6) The overall appearance
Our team is in touch with prominent managers of large producers of commodity and security hardware, so we understandably didn’t miss the opportunity to consult the matter with them. And they convinced us that a product like Omnia definitely deserves a better and more robust sheet metal chassis. If you look at the portfolio of any network hardware vendor, metal is being reserved for higher-quality products, which we definitely want Omnia to join.

I hope that my brief summary makes it clear why, once we laid all the cards to the table, we have chosen a solution that is more costly for us, but which we believe will bring our customers more value. CZ.NIC is not a commercial company and we therefore don’t consider the matter from a purely commercial perspective. Our goal is to provide interested persons and enthusiasts such as ourselves with a device that will be of value, and that we can be proud of.

That’s why we set the change of the case material as a stretch goal for the important milestone of USD 500,000, at which point we were sure we could afford it. By the way, the campaign has rapidly accelerated from the moment when we announced and later reached this stretch goal. Let me thank you one more time for enabling us to reach this milestone. I firmly believe that now you understand the reasons that made us change the case and that even you who doubted the proposed solution at first will appreciate the higher value that our little hardware baby will bring to you.

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Comments (9)

  1. Hans G. says:

    No complaints here

  2. Juergen says:

    I liked the design of the plastic case, wheras the metal case looks … just like a box. But I don’t care. The Turris Omnia is such an ambitous project, that I’m still happy to support it. Because inside the box there is freedom (open source software and mostly open hardware) and security (PGP-signed firmware updates and an adaptive firewall). And both means much to me in these times of lost control of our devices and of attacks against our privacy. Much more at least as nice case.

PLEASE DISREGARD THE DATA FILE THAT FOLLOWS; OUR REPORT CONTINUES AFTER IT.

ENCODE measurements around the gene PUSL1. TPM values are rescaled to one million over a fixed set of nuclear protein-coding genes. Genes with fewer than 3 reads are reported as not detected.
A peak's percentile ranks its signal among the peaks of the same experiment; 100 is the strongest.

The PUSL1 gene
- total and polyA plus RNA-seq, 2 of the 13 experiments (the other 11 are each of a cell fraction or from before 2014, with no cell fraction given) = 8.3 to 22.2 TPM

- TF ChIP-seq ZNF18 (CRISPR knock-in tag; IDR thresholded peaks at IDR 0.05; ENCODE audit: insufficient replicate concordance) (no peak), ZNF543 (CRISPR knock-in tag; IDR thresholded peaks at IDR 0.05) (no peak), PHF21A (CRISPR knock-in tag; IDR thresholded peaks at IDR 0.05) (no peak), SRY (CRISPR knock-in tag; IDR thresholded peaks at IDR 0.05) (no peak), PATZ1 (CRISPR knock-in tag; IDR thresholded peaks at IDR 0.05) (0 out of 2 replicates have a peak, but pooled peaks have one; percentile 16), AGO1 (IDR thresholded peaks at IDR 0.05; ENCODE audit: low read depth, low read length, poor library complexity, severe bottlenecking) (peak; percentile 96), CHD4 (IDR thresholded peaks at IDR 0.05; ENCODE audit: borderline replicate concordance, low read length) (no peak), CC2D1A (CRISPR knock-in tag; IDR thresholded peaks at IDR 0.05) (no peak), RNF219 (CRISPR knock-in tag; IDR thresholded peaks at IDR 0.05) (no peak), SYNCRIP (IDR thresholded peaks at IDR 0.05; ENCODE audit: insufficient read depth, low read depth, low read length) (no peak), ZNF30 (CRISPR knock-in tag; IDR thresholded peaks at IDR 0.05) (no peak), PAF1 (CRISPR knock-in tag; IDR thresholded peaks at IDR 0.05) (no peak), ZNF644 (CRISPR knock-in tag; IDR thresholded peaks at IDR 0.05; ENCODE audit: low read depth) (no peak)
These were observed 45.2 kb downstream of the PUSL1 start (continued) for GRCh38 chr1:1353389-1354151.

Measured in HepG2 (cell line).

3. Zimmie says:

    Don’t forget that a metal case can give you better segmentation of RF noise. That can be a big issue in devices with radios, and it only gets worse with more bands. The broader bands in 802.11ac makes the problem even more serious. A nice slab of metal between the logic and the antennas does wonders.

  4. Eric Marnell says:

    I’m all in favor of the metal case, for all the reasons you cite. Always consider metal to be the sign of a higher end product.

  5. John Rask says:

    I love the looks of the plastic case, and the looks of the metal case is at best boring or even worse anonymic. I accept Your argument thou; better have a great metal router for many years, than a nice looking one for a couple of years..
    I love Your entusiasm! Working for a firm like that would be really nice! (o;

  6. tyson says:

    metal creates parasitic charges, which would be a bit worse than plastic in this case. try carbon or some natural material via biomimicry to neutralize toxic frequencies

  7. Steven says:

    I assume that the metal case will be grounded. The metal case is a superior RF enclosure if done right which should be the case. I don’t care how nice the plastic case is alleged to be visually attractive. Metal enclosure done right for an RF containing instrument is vastly superior as has been well cited. Do you want a pretty ornament or a superior functional unit? Seems to me to be slam dunk, all things considered.

  8. Jarda says:

    Metal case is great but dualband antennas? Realy?
    Even if I’m not counting with situation that both cards transmiting signal and thus is possible some sort of interference is here other possible problem. It’s about customizing shape of wi-fi coverage and when I want to use directional antennas for 2.4GHz then I sacrifice part of 5GHz and possibly I’ll have problem with interference of combined (2.4 + 5 GHz) on 2.4 GHz antenna.

    Tyson: What do you mean by “toxic frequencies”? As Steven wrote, metal case should be grounded and then it creates great EM shielding for internal components and also blocks every EM signal from inside so only transmiting parts of router are antennas.

  9. Kim says:

    Shiny ugly plastic vs cool functional metal? Cant even see any arguments worth considering in favour of the former… Just a massive bunch against it… Im VERY happy you went with the sensible solution of metalchassis in the end. I couldnt care less for ‘pretty’…. Its a tool for gods sake!… Even the whole wifi-debate seems a bit strange to me but admittedly I consider wifi an emergency solution as opposed to strictly wired whenever possible.
    Oh, and a big ‘thankyou’ for setting a great project into action! Can hardly wait to get to ‘play’…